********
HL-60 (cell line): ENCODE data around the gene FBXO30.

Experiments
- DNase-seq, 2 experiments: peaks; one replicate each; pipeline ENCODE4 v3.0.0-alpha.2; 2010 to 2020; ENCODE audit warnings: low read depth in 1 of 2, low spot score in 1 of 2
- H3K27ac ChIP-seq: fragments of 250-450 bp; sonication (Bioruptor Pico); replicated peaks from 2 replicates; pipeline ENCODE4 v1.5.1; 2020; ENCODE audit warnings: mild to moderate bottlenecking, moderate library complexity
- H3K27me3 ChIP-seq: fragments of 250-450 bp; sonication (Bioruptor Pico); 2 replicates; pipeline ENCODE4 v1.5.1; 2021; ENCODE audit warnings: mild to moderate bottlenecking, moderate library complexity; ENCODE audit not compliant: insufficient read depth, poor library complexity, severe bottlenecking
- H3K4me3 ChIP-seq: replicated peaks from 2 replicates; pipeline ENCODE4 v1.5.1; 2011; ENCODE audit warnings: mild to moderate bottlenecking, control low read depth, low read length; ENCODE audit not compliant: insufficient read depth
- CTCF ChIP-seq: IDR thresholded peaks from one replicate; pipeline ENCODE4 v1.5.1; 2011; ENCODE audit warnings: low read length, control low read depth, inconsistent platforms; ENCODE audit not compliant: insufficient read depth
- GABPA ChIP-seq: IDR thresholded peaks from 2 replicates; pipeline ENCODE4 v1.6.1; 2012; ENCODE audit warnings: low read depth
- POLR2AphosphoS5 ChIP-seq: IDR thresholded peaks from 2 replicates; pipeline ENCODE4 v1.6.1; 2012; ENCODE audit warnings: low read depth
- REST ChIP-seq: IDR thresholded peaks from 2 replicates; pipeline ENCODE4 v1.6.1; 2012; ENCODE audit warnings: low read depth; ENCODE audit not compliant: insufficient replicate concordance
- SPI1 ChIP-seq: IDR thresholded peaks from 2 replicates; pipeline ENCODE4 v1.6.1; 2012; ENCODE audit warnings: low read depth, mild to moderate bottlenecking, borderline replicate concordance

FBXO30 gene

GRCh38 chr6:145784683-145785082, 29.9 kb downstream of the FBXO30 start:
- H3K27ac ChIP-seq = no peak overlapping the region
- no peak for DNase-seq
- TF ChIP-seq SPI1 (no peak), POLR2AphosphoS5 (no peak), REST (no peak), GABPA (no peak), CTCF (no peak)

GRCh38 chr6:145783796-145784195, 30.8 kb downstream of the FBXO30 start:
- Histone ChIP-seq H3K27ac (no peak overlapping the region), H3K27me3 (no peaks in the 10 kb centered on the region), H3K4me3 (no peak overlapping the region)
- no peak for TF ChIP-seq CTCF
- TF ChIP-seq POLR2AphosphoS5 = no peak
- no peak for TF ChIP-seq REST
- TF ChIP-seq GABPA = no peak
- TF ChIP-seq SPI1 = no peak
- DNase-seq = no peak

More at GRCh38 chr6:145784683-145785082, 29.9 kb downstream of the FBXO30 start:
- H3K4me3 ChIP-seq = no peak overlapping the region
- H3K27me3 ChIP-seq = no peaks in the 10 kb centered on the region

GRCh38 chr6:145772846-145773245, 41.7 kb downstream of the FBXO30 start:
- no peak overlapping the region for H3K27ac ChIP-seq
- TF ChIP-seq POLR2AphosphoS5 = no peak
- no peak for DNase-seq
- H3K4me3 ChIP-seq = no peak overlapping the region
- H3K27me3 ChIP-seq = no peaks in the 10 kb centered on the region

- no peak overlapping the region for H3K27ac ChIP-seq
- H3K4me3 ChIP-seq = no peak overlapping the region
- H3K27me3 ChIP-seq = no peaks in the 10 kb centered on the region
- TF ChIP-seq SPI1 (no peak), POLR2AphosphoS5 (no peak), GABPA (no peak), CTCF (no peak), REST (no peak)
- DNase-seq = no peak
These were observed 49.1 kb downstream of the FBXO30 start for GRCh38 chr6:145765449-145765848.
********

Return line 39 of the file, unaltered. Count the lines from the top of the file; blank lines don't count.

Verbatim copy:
These were observed 49.1 kb downstream of the FBXO30 start for GRCh38 chr6:145765449-145765848.